Ugh, painting. Just when you think you've made a responsible decision and gone with a moderately-priced paint and your project is underway, you realize you need another bucket, or maybe two. And while you're at it you really could use another roller, and as it turns out cutting in is not your forte so you should probably throw in a few rolls of painter's tape. It all mounts up quickly. Here are a few ways to save a little money without sacrificing quality or having to revisit this painting thing any time soon.
It's totally okay to skimp on:
- Ceilings. This is the perfect place to go with an inexpensive paint. There's no wear and tear up here, so the decreased durability of a cheap paint is not a consideration, and ceilings are painted infrequently, so if you have to do a little extra touch-up during the process it's not the end of the world.
- Garages, Closets, and Other Storage Areas. These are other great places to simply save money on the paint itself. Go with an inexpensive line of paint, or search the mistints section at the paint and hardware stores for a higher quality discounted paint. I, for one, would love to see a fun pop of color when I open the garage door!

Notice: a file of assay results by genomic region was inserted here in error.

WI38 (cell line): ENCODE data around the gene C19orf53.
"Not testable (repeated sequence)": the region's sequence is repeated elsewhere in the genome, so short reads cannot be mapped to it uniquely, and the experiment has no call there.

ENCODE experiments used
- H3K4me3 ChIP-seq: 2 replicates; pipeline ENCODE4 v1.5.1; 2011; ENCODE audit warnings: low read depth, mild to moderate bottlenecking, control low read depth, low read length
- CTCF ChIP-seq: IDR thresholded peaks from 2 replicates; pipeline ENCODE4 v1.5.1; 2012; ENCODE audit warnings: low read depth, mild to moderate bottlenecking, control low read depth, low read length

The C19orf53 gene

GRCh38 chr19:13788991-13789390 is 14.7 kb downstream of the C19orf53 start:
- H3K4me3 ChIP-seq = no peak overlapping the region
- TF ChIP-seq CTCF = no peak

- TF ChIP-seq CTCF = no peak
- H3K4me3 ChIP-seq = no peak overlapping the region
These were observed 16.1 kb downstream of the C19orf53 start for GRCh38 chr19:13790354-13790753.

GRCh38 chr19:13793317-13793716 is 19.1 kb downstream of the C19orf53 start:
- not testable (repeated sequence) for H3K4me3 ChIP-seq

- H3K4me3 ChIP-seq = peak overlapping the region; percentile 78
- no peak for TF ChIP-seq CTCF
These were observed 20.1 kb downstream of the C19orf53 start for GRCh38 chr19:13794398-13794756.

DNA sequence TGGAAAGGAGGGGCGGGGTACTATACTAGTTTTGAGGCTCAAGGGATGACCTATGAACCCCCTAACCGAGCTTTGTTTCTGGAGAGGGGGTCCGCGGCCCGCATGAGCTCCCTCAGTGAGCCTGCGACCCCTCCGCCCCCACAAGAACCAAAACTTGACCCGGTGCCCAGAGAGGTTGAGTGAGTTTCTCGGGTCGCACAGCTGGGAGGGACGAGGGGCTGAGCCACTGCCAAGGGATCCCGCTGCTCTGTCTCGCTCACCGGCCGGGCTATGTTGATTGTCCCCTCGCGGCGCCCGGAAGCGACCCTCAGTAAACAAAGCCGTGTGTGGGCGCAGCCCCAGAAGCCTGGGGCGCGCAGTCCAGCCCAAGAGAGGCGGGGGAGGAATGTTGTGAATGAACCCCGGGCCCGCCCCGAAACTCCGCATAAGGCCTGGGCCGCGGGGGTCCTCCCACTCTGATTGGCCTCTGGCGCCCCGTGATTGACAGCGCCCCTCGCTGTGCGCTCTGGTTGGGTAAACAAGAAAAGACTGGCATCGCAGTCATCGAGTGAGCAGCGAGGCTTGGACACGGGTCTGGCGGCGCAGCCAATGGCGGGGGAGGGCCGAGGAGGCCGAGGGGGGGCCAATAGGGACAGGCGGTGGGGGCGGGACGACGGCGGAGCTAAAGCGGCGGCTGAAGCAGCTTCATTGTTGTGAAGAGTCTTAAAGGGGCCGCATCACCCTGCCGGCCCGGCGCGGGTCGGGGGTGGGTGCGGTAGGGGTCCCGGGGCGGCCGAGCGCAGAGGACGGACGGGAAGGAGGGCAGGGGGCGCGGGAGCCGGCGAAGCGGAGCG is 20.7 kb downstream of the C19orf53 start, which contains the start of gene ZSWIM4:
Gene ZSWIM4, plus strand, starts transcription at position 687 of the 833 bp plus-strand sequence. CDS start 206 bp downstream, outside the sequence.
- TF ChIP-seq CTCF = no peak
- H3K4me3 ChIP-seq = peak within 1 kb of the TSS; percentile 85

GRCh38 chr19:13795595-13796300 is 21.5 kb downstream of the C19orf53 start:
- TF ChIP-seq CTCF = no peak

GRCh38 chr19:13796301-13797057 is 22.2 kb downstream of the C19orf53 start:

- Furniture. Low-use furniture, like the table your television sits on, can handle a less durable, cheap paint. Higher-use furniture is another good way to put the mistints section to work. Years ago I bought an ugly green turned-leg table at a thrift store for $42, then picked up a mistinted gallon of high-gloss black paint for $8. The $50 combo gave me an awesome, inexpensive dining table for six years (until I decided to hack it up to make two desks instead!).
- Painting Supplies. Tape, dropcloths, and buckets can really add up. Skimp on anything that's not part of the finished product, (i.e.NOT the paint and brushes or rollers). In the end it doesn't matter if you used the store brand tape or if your dropcloth is enjoying a second life after starting out as a vinyl tablecloth.
- Samples. This is my favorite way to save money on a paint job! Paint and hardware stores sell little sample pots (usually for just a few dollars), which are a great way to test a color in your home before committing to a large project, but these little samples are even better for cheaply accomplishing small projects. Let's say you have the misfortune to fall in love with an expensive paint, Farrow and Ball's paint gallons can be over $120, but a sample pot is just $7.50. That sample could give a high-end finish to a thrifted chair, or a couple of samples could paint an accent wall for far less (more than $100 less!) than the cost of the full gallon.